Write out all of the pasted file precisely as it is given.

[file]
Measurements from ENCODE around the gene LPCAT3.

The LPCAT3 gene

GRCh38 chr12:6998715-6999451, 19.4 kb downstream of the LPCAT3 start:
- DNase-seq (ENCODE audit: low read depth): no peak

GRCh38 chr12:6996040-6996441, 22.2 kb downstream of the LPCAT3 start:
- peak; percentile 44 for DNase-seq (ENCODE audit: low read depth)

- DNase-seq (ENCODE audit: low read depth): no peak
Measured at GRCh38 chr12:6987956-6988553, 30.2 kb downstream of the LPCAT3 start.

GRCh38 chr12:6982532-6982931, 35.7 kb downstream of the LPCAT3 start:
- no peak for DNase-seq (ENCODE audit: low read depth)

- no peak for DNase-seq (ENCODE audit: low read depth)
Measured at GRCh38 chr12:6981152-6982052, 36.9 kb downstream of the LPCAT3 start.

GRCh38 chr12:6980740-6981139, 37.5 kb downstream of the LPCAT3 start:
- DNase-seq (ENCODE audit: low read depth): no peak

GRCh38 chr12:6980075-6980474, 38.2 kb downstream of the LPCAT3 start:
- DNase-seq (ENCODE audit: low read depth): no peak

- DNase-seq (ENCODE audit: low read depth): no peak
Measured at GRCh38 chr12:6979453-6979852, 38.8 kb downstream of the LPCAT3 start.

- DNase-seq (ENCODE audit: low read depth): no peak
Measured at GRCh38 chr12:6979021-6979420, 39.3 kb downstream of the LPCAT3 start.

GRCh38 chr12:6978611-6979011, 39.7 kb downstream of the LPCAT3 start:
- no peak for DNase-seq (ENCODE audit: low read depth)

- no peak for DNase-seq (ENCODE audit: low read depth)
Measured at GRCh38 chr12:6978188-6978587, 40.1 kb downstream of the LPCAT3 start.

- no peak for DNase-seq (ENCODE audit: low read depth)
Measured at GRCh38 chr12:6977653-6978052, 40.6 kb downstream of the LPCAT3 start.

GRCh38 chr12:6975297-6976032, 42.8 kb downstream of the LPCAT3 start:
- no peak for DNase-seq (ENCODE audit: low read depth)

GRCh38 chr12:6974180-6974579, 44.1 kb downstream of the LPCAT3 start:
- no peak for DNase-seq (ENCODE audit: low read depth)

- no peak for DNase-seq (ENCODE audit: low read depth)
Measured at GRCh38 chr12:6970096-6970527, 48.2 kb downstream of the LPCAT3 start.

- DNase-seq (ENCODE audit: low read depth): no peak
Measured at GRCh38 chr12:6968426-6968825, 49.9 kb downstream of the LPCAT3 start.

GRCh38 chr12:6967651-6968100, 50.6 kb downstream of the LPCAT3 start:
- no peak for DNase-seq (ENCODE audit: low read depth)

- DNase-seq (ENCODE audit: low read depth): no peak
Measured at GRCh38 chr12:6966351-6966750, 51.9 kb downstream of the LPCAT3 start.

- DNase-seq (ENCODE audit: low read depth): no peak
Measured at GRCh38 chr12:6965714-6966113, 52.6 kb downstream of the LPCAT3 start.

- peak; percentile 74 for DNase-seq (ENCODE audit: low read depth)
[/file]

Measurements from ENCODE around the gene LPCAT3.

The LPCAT3 gene

GRCh38 chr12:6998715-6999451, 19.4 kb downstream of the LPCAT3 start:
- DNase-seq (ENCODE audit: low read depth): no peak

GRCh38 chr12:6996040-6996441, 22.2 kb downstream of the LPCAT3 start:
- peak; percentile 44 for DNase-seq (ENCODE audit: low read depth)

- DNase-seq (ENCODE audit: low read depth): no peak
Measured at GRCh38 chr12:6987956-6988553, 30.2 kb downstream of the LPCAT3 start.

GRCh38 chr12:6982532-6982931, 35.7 kb downstream of the LPCAT3 start:
- no peak for DNase-seq (ENCODE audit: low read depth)

- no peak for DNase-seq (ENCODE audit: low read depth)
Measured at GRCh38 chr12:6981152-6982052, 36.9 kb downstream of the LPCAT3 start.

GRCh38 chr12:6980740-6981139, 37.5 kb downstream of the LPCAT3 start:
- DNase-seq (ENCODE audit: low read depth): no peak

GRCh38 chr12:6980075-6980474, 38.2 kb downstream of the LPCAT3 start:
- DNase-seq (ENCODE audit: low read depth): no peak

- DNase-seq (ENCODE audit: low read depth): no peak
Measured at GRCh38 chr12:6979453-6979852, 38.8 kb downstream of the LPCAT3 start.

- DNase-seq (ENCODE audit: low read depth): no peak
Measured at GRCh38 chr12:6979021-6979420, 39.3 kb downstream of the LPCAT3 start.

GRCh38 chr12:6978611-6979011, 39.7 kb downstream of the LPCAT3 start:
- no peak for DNase-seq (ENCODE audit: low read depth)

- no peak for DNase-seq (ENCODE audit: low read depth)
Measured at GRCh38 chr12:6978188-6978587, 40.1 kb downstream of the LPCAT3 start.

- no peak for DNase-seq (ENCODE audit: low read depth)
Measured at GRCh38 chr12:6977653-6978052, 40.6 kb downstream of the LPCAT3 start.

GRCh38 chr12:6975297-6976032, 42.8 kb downstream of the LPCAT3 start:
- no peak for DNase-seq (ENCODE audit: low read depth)

GRCh38 chr12:6974180-6974579, 44.1 kb downstream of the LPCAT3 start:
- no peak for DNase-seq (ENCODE audit: low read depth)

- no peak for DNase-seq (ENCODE audit: low read depth)
Measured at GRCh38 chr12:6970096-6970527, 48.2 kb downstream of the LPCAT3 start.

- DNase-seq (ENCODE audit: low read depth): no peak
Measured at GRCh38 chr12:6968426-6968825, 49.9 kb downstream of the LPCAT3 start.

GRCh38 chr12:6967651-6968100, 50.6 kb downstream of the LPCAT3 start:
- no peak for DNase-seq (ENCODE audit: low read depth)

- DNase-seq (ENCODE audit: low read depth): no peak
Measured at GRCh38 chr12:6966351-6966750, 51.9 kb downstream of the LPCAT3 start.

- DNase-seq (ENCODE audit: low read depth): no peak
Measured at GRCh38 chr12:6965714-6966113, 52.6 kb downstream of the LPCAT3 start.

- peak; percentile 74 for DNase-seq (ENCODE audit: low read depth)